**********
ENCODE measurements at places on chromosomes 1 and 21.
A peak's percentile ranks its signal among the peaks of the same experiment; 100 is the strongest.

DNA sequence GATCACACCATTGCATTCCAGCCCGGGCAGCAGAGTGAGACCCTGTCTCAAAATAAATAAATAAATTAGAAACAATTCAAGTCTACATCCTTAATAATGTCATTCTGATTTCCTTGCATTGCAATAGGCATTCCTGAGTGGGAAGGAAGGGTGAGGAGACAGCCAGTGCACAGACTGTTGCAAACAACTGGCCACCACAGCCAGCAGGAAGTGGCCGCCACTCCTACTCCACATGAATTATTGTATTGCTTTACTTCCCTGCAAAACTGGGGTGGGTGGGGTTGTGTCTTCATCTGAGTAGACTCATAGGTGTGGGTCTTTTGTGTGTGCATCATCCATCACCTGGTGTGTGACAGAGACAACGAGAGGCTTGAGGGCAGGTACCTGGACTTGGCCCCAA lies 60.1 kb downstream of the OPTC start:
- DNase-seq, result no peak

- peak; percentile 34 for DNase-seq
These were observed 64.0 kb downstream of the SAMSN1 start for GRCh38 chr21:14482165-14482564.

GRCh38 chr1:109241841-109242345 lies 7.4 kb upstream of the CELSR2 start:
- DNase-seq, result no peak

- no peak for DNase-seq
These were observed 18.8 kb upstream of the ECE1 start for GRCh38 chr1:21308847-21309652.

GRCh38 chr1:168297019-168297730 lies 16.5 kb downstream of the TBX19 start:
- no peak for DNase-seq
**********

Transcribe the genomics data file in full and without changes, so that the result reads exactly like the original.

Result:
ENCODE measurements at places on chromosomes 1 and 21.
A peak's percentile ranks its signal among the peaks of the same experiment; 100 is the strongest.

DNA sequence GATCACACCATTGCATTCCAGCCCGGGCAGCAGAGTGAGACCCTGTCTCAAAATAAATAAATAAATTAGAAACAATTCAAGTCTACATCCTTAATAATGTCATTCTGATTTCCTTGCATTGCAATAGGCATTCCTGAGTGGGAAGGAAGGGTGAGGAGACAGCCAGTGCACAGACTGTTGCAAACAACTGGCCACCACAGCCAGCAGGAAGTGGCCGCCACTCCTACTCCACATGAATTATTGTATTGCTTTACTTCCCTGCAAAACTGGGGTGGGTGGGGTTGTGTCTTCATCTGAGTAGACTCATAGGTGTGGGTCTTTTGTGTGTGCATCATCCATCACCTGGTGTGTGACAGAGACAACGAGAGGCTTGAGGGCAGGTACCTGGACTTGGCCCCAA lies 60.1 kb downstream of the OPTC start:
- DNase-seq, result no peak

- peak; percentile 34 for DNase-seq
These were observed 64.0 kb downstream of the SAMSN1 start for GRCh38 chr21:14482165-14482564.

GRCh38 chr1:109241841-109242345 lies 7.4 kb upstream of the CELSR2 start:
- DNase-seq, result no peak

- no peak for DNase-seq
These were observed 18.8 kb upstream of the ECE1 start for GRCh38 chr1:21308847-21309652.

GRCh38 chr1:168297019-168297730 lies 16.5 kb downstream of the TBX19 start:
- no peak for DNase-seq